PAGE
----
The Dallas Morning News
Dallas Festival of Ideas seeks unity
Inclusivity is theme for topics including affordable housing, equitable health care
How can Dallas become a more unified place?
That’s the question on the minds of organizers of the Dallas Festival of Ideas, now in its fourth year. With a theme of The Connected City, the festival will aim to address issues of inclusivity, from affordable housing to equitable health care.
“This will be a year of real focus for how we can be a citywide festival,” said Larry Allums, executive director of the Dallas Institute of Humanities and Culture. “I’ve envisioned Dallas as a great city in so many ways, but I want it to be at the forefront of great cities intellectually as well.”
This year’s Festival of Ideas,
sponsored by The Dallas Morning
News and the Dallas Institute, will take place April 7. For the second year in a row, it will co-locate with the Dallas Book Festival at the J. Erik Jonsson Central Library in downtown Dallas. The four keynote speakers at the Festival of Ideas each represent a track that will include panelists from around the city. The speakers are:
■ For the Educated City, Nikole Hannah-Jones, a MacArthur Genius Grant Fellow and award-winning journalist who has reported on segregation and education for The
New York Times Magazine, NPR’s This American Life and more.
■ For the Physical City, Larry Scarpa, a landscape architect and co-founder of the Affordable Housing Design Leadership Institute whose design work “is deeply rooted in the conditions of the everyday,” according to his firm’s website.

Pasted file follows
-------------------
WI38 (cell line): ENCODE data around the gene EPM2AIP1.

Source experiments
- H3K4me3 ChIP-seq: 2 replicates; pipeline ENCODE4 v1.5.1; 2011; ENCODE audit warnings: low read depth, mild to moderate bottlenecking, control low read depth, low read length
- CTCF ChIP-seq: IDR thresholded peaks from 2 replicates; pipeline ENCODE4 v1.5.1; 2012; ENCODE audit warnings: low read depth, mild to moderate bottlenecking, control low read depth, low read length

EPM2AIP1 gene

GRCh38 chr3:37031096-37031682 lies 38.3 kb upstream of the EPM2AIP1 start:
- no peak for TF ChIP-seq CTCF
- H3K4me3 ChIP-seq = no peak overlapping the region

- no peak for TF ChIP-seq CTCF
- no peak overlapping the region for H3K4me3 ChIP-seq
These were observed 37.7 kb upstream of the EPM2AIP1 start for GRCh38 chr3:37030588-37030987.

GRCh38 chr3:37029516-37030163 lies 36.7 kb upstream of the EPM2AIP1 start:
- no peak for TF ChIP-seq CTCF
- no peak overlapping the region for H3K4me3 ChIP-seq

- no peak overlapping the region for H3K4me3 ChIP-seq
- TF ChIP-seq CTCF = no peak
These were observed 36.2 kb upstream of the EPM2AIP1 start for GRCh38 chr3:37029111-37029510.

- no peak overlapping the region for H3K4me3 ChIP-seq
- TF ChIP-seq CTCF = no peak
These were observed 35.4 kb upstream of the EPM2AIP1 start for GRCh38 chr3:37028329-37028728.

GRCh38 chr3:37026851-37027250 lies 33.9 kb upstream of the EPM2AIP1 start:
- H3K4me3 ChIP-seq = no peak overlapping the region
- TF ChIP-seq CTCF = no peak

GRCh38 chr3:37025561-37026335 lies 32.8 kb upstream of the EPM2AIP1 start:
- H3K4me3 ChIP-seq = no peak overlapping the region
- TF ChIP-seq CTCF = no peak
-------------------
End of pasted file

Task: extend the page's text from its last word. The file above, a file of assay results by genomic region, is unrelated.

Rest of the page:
■ For the Healthy City, Gina Kolata, The New York Times science and medicine reporter and author of six books about medicine and health care.
■ For the Inclusive City, Wajahat Ali, a contributor at The
New York Times who speaks on the American Muslim experience, Islamophobia and overcoming stereotypes.
That last track, the Inclusive City, is new for this year’s festival. Allums said organizers debated whether to call it the “inclusive” city or “welcoming” city, as the aim is to foster a conversation of how Dallas can welcome newcomers and create an integrated culture citywide.
“We’re thinking a lot about unity in the city and ideas that’ll make it better,” said Mike Wilson, editor of The News. “The whole idea of
the festival has been finding ways to make Dallas a more equitable place.”
The Dallas Festival of Ideas is free, but attendees can register now at thedallas festival.com.
Between the Dallas Festival of Ideas and the Dallas Book Festival, there will be events on all eight floors of the Central Library. Alongside the Festival of Ideas panels and keynote speeches, the Book Festival will feature book sales and signings, readings, workshops, performances and children’s activities.
Announced speakers include Mudbound author Hillary Jordon, Caldecott Medal winner and graphic novelist Mariko Tamaki, Me and Earl and the Dying Girl author Jesse Andrews and Christian fiction author Lisa Wingate. More speakers and panelists are expected to be announced soon.